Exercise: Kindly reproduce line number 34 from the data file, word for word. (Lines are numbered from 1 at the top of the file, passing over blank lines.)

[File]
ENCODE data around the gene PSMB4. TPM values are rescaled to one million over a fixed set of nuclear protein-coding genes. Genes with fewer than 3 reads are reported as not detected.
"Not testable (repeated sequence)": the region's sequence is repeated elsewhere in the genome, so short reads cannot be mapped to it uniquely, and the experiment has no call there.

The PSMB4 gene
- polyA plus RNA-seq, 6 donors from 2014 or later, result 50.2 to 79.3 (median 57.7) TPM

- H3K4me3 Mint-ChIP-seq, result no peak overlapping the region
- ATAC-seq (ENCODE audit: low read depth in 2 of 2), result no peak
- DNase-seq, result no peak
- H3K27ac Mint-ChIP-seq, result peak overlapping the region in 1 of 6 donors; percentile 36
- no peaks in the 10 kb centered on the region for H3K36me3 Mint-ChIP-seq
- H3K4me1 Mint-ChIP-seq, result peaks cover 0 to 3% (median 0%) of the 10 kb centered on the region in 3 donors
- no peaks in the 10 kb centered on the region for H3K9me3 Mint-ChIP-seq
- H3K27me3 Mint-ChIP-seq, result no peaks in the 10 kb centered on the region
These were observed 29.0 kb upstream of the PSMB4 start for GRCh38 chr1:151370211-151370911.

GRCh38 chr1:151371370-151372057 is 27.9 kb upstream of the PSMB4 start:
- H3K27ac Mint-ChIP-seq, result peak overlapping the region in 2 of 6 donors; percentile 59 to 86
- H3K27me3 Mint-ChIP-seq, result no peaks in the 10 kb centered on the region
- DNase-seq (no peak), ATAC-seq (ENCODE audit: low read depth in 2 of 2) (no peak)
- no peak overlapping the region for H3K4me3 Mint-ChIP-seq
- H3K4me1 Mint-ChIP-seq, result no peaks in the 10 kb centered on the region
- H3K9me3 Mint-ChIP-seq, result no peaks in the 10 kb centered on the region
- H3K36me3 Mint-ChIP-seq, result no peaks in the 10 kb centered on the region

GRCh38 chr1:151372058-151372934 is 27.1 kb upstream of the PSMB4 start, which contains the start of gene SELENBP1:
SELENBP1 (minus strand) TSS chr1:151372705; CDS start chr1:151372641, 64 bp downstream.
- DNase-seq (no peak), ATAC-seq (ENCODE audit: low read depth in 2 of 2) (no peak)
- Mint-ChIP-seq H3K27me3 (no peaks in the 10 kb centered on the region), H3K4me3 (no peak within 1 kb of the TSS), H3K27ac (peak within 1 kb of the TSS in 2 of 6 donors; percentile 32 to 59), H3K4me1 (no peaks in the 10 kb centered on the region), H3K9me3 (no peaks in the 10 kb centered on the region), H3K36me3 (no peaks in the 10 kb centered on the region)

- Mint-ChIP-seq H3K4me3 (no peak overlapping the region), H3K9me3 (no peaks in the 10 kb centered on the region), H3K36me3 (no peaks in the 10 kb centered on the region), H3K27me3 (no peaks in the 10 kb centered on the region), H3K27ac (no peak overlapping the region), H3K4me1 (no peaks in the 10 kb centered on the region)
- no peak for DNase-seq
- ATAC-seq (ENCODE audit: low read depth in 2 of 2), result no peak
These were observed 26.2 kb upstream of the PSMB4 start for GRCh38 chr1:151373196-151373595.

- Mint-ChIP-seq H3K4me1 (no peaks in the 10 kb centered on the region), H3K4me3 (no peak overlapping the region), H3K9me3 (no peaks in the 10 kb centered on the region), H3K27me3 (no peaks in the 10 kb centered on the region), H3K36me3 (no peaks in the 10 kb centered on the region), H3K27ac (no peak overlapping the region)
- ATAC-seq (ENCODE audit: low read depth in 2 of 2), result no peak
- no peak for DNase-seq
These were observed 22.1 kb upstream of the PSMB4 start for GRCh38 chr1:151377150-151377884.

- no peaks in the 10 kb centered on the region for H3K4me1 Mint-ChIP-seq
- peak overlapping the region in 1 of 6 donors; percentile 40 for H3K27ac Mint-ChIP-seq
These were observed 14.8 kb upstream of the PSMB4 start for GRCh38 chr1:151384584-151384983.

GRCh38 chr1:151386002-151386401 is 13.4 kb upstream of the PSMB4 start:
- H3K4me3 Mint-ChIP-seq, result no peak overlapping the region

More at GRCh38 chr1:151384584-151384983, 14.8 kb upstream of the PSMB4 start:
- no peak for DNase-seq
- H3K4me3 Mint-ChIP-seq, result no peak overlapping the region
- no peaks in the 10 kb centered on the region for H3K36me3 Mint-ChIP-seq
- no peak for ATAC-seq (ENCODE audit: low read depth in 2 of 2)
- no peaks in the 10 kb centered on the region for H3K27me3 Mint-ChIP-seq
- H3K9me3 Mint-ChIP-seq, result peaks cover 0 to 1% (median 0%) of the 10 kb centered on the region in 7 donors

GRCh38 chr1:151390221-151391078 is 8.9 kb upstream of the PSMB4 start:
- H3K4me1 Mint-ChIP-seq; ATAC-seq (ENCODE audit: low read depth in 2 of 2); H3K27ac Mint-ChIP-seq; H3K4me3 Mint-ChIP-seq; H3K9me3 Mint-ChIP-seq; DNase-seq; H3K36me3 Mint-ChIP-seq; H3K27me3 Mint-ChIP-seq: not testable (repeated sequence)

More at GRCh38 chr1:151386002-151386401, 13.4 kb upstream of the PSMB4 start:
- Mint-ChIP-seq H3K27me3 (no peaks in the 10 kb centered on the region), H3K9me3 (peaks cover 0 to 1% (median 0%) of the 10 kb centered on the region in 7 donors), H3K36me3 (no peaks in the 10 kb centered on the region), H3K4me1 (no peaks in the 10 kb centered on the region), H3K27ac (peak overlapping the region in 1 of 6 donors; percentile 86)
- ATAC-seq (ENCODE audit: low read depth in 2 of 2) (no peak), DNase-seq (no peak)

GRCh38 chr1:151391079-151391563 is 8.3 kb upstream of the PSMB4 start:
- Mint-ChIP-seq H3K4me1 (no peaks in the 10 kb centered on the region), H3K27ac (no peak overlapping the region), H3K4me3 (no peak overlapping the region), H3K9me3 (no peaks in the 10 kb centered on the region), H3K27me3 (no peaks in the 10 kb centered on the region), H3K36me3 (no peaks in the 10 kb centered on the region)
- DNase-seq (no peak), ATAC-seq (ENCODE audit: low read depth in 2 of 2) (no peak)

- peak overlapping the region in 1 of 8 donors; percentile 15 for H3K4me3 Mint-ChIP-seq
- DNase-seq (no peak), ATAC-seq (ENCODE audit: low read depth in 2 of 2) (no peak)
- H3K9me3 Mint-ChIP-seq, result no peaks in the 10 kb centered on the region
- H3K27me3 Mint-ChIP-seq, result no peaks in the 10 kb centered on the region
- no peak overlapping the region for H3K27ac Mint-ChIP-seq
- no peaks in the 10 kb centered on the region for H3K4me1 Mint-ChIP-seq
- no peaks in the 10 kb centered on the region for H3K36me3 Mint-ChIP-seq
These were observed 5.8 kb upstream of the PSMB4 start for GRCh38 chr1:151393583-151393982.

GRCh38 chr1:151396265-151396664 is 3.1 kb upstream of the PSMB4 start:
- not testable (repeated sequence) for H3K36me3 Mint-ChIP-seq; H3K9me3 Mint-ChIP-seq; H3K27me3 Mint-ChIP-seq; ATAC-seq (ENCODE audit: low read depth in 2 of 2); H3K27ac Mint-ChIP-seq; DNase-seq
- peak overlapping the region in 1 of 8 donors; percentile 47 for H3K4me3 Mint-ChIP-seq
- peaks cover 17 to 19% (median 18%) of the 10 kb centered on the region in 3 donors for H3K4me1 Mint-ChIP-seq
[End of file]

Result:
- no peaks in the 10 kb centered on the region for H3K4me1 Mint-ChIP-seq